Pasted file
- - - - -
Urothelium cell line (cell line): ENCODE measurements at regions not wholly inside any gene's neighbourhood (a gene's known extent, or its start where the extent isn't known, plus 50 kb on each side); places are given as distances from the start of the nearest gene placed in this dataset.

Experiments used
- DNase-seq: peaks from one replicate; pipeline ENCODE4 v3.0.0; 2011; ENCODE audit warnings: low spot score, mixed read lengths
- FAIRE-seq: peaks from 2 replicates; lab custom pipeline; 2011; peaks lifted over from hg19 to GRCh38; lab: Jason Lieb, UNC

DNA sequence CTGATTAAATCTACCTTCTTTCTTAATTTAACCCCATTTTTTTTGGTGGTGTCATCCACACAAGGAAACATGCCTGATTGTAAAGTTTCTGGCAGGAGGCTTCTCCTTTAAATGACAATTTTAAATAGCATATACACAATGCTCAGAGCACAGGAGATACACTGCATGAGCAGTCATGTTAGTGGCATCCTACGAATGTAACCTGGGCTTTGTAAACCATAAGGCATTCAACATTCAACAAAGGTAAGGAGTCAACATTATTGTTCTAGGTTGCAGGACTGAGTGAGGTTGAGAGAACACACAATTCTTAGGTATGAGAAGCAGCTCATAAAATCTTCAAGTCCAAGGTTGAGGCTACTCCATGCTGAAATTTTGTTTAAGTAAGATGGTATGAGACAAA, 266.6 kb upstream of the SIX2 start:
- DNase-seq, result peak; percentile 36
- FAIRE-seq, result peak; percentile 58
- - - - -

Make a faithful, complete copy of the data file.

Urothelium cell line (cell line): ENCODE measurements at regions not wholly inside any gene's neighbourhood (a gene's known extent, or its start where the extent isn't known, plus 50 kb on each side); places are given as distances from the start of the nearest gene placed in this dataset.

Experiments used
- DNase-seq: peaks from one replicate; pipeline ENCODE4 v3.0.0; 2011; ENCODE audit warnings: low spot score, mixed read lengths
- FAIRE-seq: peaks from 2 replicates; lab custom pipeline; 2011; peaks lifted over from hg19 to GRCh38; lab: Jason Lieb, UNC

DNA sequence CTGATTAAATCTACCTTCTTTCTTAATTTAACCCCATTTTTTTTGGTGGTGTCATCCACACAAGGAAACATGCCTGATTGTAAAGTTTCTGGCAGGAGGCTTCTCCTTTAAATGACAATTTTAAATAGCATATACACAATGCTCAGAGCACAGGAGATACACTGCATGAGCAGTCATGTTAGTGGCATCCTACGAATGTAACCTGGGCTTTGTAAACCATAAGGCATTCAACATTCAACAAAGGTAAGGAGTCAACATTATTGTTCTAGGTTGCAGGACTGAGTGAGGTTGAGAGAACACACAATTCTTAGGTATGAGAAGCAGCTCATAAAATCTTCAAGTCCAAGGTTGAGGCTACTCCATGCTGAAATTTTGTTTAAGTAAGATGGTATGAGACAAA, 266.6 kb upstream of the SIX2 start:
- DNase-seq, result peak; percentile 36
- FAIRE-seq, result peak; percentile 58